Stomping around the Medina

Stomping around the Medina

My first week in Morocco has been a whirlwind of new challenges and adventures. I’m still adjusting to life at my home-stay, where I’m living with the wife of the former Moroccan ambassador to France. I’m slowly acclimating my body to Moroccan food and water, which has yet to make me sick, Alhamdulillah. I’m even noticing my Arabic speaking skills dramatically improve which each conversation or interaction I have. But my first definitive experience was losing my debit card to a hungry ATM machine at Rabat-Salé Airport. In later entries, I’ll talk more about my home-stay and life in the city, but I learned an important lesson during my first few days that warrants this story.

I was unable to retrieve my card before leaving the airport because the bank employee had just left for his lunch break and would not return for a couple of hours. After checking into Hotel Oumlil with the rest of the Amideast students, I told Doha, our Program Manager, about my predicament. Doha was reassuring (as Doha is) and arranged for transport when the bank reopened for business. I spent the rest of the afternoon trying to forget about it. Drinking Moroccan tea with my new friends and watching a local cat claim sovereignty over JT’s chair helped take my mind off things.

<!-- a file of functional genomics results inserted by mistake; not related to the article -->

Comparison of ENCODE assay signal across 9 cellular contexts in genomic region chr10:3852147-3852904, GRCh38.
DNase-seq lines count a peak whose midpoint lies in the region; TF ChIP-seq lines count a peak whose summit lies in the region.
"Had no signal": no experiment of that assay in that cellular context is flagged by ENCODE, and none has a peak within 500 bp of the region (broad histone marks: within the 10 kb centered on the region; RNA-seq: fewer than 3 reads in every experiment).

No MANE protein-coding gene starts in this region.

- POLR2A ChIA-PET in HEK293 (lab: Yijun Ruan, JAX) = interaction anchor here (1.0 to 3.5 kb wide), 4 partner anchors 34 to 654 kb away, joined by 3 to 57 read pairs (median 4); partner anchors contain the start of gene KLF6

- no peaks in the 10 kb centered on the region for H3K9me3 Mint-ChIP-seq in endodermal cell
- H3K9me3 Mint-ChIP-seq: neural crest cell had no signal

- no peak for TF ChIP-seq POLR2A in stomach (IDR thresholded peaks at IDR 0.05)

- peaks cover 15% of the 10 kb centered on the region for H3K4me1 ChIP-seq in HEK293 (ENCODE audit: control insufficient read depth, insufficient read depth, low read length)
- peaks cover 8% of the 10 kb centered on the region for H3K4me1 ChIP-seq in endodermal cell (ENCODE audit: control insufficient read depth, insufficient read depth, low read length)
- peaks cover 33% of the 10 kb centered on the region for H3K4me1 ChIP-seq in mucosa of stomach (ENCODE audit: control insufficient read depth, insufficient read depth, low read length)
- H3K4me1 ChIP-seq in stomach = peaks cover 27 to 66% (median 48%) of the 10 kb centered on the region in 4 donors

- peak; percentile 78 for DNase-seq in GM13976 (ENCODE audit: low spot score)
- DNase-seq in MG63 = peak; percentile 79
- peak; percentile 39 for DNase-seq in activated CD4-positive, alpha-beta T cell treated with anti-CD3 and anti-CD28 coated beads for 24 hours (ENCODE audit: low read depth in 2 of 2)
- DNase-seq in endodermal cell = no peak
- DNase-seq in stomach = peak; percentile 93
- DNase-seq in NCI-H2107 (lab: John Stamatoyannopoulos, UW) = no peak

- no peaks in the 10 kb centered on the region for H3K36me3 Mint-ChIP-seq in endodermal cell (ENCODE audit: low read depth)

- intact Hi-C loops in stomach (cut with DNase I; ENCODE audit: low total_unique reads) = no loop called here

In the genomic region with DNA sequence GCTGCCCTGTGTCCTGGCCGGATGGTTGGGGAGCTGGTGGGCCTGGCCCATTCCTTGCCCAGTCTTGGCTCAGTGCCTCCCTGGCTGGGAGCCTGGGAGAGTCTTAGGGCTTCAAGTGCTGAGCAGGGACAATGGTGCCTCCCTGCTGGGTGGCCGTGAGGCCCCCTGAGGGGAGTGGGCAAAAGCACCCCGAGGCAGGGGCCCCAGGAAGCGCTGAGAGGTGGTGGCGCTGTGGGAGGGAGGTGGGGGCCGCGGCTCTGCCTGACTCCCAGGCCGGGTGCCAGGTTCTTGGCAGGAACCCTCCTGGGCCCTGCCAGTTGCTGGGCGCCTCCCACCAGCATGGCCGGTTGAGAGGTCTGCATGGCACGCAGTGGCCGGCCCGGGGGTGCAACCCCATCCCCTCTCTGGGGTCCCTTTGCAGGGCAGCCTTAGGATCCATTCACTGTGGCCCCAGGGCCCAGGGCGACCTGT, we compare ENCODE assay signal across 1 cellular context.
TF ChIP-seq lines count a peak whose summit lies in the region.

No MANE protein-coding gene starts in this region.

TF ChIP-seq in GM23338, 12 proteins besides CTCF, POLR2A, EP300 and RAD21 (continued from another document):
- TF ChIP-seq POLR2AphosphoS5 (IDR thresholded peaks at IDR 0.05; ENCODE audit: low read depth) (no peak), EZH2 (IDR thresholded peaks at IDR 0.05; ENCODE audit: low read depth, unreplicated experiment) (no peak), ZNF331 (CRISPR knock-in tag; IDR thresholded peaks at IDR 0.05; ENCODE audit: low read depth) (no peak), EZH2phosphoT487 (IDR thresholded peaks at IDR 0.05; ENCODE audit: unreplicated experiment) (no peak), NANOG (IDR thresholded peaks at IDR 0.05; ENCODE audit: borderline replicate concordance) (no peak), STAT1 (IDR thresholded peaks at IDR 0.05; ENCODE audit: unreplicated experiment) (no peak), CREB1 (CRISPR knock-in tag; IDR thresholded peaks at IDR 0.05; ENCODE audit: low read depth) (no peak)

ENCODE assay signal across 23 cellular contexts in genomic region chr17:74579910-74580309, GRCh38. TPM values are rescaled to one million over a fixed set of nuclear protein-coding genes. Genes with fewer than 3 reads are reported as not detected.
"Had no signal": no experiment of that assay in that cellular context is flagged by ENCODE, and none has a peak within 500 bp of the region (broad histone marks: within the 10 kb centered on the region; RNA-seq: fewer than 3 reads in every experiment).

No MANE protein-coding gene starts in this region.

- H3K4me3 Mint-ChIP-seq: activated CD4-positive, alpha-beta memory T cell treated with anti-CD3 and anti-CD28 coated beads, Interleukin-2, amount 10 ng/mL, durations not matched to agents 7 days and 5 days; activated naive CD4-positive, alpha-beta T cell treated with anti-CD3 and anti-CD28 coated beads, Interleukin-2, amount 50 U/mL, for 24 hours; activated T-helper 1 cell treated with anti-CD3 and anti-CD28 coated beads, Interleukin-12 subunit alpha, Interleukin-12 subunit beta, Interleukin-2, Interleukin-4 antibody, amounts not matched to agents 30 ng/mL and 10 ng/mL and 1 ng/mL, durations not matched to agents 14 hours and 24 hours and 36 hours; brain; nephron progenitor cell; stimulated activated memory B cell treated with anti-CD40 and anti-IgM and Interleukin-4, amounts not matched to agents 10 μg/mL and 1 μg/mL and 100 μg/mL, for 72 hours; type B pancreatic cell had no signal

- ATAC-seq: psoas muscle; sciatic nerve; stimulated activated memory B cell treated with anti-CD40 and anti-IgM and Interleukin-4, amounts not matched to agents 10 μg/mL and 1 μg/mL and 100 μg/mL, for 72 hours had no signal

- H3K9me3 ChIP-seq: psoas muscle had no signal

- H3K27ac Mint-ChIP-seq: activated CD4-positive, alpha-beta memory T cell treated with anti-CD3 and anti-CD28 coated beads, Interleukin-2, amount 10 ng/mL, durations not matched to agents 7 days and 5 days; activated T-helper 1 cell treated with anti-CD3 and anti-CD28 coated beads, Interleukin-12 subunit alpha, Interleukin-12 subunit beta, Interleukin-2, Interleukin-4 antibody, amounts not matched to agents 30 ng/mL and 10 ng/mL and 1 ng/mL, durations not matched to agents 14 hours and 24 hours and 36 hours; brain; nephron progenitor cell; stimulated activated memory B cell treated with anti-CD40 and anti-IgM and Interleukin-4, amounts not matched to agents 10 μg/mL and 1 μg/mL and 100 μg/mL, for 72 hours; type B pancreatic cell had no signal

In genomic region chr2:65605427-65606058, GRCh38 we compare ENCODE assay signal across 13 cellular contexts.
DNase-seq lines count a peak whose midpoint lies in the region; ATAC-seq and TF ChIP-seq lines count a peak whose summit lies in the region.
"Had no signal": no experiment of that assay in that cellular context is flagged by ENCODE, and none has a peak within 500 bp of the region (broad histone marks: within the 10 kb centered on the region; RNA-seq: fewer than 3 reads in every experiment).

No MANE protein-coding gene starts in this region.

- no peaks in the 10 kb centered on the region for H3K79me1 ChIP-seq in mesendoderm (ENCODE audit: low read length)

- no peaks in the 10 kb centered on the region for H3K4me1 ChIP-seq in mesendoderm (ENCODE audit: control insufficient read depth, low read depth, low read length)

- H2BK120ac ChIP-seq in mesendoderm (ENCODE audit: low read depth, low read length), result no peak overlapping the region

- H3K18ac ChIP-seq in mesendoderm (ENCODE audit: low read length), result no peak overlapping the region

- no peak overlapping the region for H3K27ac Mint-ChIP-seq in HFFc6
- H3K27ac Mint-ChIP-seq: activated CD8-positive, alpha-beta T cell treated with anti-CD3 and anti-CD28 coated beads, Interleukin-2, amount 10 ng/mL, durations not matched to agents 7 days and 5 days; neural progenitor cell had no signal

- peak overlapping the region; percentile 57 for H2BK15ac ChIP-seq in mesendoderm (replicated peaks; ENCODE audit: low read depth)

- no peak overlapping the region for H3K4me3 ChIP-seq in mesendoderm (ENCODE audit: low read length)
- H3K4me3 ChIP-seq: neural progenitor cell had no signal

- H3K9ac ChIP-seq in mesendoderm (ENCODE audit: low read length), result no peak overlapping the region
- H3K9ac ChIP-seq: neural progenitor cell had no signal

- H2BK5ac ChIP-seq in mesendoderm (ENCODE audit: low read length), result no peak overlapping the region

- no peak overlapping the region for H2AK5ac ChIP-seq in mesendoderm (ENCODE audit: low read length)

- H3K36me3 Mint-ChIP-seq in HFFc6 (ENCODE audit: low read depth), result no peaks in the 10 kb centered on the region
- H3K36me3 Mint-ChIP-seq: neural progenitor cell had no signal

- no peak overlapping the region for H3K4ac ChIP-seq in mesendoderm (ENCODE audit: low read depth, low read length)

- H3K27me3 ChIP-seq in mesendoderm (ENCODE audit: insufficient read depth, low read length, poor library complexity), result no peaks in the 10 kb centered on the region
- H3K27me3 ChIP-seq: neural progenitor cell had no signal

Katie faces off with the cat

Katie faces off with the cat

Monday morning, I hopped into a cab from Amideast to head to the airport. My driver was named Ibrahim, a local Rabat resident. Ibrahim knew French and Darija, the spoken Moroccan dialect. I speak English, formal Arabic and some Egyptian dialect. My Arabic was a little rusty, but this was my first opportunity to test what I had learned in the field. Through broken formal and colloquial conversation, I learned Ibrahim was a first-year English student at Amideast and drove cabs on the side. He’s a fan of Rabat’s club soccer team and knows all the words to their song: Black Army. I told him I liked rap, mentioning Jay-Z.